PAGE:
|Delivery Type||Delivery length / details|
|Seminars / Tutorials||5 x 2 hours|
|Assessment Type||Assessment length / details||Proportion|
|Semester Assessment||Essay: 1 x 5,000 words||100%|
|Supplementary Assessment||Resubmit any failed elements and/or make good any missing elements. Where this involves re-submission of work, a new topic must be selected. 1 x 5,000 words|
On completion of this module, students should be able to:
1. demonstrate mastery of one or more selected major English works by Chaucer and/or Gower;
2. employ advanced interpretative skills in reading late medieval English texts from a historical perspective;
3. demonstrate advanced interpretative skills in applying contemporary theories about class, gender and politics to medieval English texts;
4. demonstrate familiarity with current debates in late medieval literary studies generally, and in Chaucer and Gower studies in particular.
This module looks in detail at some of the works of two major late medieval authors, Geoffrey Chaucer and his contemporary, associate, and literary executor, John Gower. It focuses on those works by Chaucer which tend to be overlooked, or to be studied in insufficient depth on undergraduate courses, either because they are generically unfamiliar (the dream poems) or because of their sheer length (the romance, Troilus and Criseyde). It also considers John Gower's neglected long English poem, Confessio Amantis. Reference will, however, be made to other work by these authors, including the Canterbury Tales, Vox Clamantis, and Miroir de l'homme. Both Chaucer and Gower were poets in the court of Richard II, although Gower notoriously swapped his allegiance to the future Henry IV (a political manoeuvre which is reflected in the changes he made to the prologue og the Confessio). The works of both writers examine, if to varying extents, the political, religious, social and ethical systems of their day. Chaucer only occasionally or indirectly alluded to contemporary catastrophes, such as the Black Death. Gower, in contrast, frequently referred to conflicts in the Church, such as the Great Schism or the spread of Lollardy, as well as in the State, and his vivid depiction of the Peasants' Revolt in Vox Clamantis is well known. This module will consider these poems by Chaucer and Gower in their wider historical and ideological contexts.
The Book of the Duchess and The House of Fame
Chaucer'r shorter poems have been characterized as obscure and elusive narratives, lacking formal unity. The House of Fame in particular is full of disjunctions, and barely makes sense on first reading. This seminar will consider the following questions in relation to The Book of the Duchess and The House of Fame. How might we begin to interpret them? How important is the historical context of these poems? Are they occasional pieces or personal allegories? Why is the author identified with the dreamer? Does an understanding of the patronage system throw any light on their meaning? What is the relationship between love, death, and fame?
Session 2: Society and Gender
The Parliament of Fowls and The Legend of Good Women
These questions will be revisited in our discussion of The Parliament of Fowls and The Legend of Good Women, but in this seminar we will also consider the politics (including the sexual politics) of the poems. Of particular interest is the way in which Chaucer, in these two poems, transforms his classical sources and makes intertextual references to a variety of works, including Dante'r Divine Comedy. Does Chaucer offer a utopian vision of social harmony in The Parliament, a satirical attack on women in The Legend or are the poems more similar than they might appear at first glance?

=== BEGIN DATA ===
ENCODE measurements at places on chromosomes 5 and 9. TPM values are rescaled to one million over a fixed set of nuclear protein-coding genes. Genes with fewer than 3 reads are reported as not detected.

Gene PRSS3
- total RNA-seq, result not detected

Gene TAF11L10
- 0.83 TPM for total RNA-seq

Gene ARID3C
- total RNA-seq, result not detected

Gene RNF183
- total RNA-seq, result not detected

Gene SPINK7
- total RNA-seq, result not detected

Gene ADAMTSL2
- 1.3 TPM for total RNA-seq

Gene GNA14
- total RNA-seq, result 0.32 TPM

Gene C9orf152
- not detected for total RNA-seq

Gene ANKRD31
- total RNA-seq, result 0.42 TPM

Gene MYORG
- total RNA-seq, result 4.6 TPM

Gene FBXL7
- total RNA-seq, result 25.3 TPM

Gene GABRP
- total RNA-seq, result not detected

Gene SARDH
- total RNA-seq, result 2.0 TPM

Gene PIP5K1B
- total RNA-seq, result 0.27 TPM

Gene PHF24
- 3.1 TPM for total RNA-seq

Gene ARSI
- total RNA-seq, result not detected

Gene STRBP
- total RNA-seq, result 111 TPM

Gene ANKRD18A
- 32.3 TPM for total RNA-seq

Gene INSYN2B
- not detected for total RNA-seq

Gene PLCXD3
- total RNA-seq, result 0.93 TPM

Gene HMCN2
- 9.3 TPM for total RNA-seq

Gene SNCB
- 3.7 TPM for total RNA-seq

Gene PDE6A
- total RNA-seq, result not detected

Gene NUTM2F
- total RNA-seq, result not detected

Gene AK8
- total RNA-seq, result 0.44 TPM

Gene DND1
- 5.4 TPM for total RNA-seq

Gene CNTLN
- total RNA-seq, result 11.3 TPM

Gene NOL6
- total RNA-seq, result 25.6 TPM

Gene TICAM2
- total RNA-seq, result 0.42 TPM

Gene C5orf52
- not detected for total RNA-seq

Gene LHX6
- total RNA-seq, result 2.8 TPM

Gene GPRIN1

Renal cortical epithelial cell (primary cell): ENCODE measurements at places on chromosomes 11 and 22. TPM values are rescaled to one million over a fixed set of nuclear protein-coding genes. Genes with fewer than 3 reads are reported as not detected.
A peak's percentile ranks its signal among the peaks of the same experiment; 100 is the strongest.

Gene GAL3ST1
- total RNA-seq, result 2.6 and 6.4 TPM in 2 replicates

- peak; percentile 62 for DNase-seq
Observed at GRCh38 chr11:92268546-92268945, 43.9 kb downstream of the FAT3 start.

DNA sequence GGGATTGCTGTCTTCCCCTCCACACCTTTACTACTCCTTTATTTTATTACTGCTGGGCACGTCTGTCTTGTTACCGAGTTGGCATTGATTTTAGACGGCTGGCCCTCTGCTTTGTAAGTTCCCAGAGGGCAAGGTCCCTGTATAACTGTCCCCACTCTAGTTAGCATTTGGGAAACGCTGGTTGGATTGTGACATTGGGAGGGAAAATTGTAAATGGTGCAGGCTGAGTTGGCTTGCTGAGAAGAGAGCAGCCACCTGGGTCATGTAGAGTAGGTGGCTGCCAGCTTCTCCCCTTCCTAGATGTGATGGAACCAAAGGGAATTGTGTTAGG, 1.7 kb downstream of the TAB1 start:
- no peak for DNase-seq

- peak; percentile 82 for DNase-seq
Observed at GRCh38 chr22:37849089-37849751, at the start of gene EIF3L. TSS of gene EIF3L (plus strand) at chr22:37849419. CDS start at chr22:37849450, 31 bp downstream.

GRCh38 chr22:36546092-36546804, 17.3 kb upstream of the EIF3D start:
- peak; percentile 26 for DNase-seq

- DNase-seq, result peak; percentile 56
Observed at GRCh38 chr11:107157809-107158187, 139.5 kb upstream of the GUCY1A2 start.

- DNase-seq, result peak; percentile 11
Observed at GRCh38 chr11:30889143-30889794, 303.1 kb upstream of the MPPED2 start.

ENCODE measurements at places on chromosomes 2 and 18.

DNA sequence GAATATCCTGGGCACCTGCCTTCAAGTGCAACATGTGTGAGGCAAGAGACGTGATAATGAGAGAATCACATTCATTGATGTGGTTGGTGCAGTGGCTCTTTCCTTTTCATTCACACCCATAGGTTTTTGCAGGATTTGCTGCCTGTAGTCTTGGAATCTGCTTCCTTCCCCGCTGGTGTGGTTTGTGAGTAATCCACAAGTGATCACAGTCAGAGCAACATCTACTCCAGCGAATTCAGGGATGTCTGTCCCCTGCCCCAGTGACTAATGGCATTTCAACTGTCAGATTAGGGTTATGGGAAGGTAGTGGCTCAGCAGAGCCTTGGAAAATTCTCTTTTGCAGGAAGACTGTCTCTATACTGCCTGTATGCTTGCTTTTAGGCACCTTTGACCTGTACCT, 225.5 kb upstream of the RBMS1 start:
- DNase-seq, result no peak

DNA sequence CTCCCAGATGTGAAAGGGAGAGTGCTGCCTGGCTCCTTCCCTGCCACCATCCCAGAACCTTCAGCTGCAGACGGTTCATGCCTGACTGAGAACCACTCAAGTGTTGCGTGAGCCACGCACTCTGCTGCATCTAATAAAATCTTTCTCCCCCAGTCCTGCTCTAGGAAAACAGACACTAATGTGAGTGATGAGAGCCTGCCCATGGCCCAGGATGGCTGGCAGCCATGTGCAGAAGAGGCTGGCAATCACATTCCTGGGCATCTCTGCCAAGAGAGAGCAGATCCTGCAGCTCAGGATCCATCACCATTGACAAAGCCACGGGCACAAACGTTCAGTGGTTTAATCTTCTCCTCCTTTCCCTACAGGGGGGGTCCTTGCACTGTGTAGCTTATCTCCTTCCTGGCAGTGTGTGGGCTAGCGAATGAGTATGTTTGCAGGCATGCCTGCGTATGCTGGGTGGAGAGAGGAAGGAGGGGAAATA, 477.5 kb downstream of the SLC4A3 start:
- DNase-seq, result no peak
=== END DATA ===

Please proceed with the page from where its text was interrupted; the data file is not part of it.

Session 3: Romance and Gender
Troilus and Criseyde
Our exploration of Chaucer'r romance, Troilus and Criseyde, will pick up some of the issues already examined in relation to the dream poetry; in particular the representation of women and women'r reputations, the connection between love poetry and (Boethian) philosophy, the transformation of sources, the relationship of the author to his authorities, the role of the author/narrator, and Chaucer'r anxieties concerning literary fame.
Session 4: Men and Love:
Confessio Amantis prologue and books 1-4
In this seminar we will discuss the position of Gower'r major vernacular work in relation to his trilingual corpus (Gower wrote in Latin and Anglo-Norman as well as English) and consider the political and religious implications of his decision to write in English. We will also examine the confessional framework of Confessio Amantis (which is structured around the notion of the seven deadly sins), and consider some problematic aspects of the exemplary narratives embedded within the first half of the text, looking for example, at stories concerned with incest, homosexuality and cross-dressing.
Session 5: Patronage and Anxiety
Confessio Amantis books 5-8
Certain issues already raised in relation to the first half of Gower'r Confessio Amantis, will be reexamined in the light of the second half. Again we will focus on narratives which seem to challenge gender norms, and we consider how they might be linked to the Advice to Princes section in book 7, and to the overt references to contemporary politics elsewhere in the text. In this seminar we will also consider Gower'r problematic relationship to his royal patron(s), and his anxieties concerning his literary predecessors and contemporaries (including Chaucer).
This module is at CQFW Level 7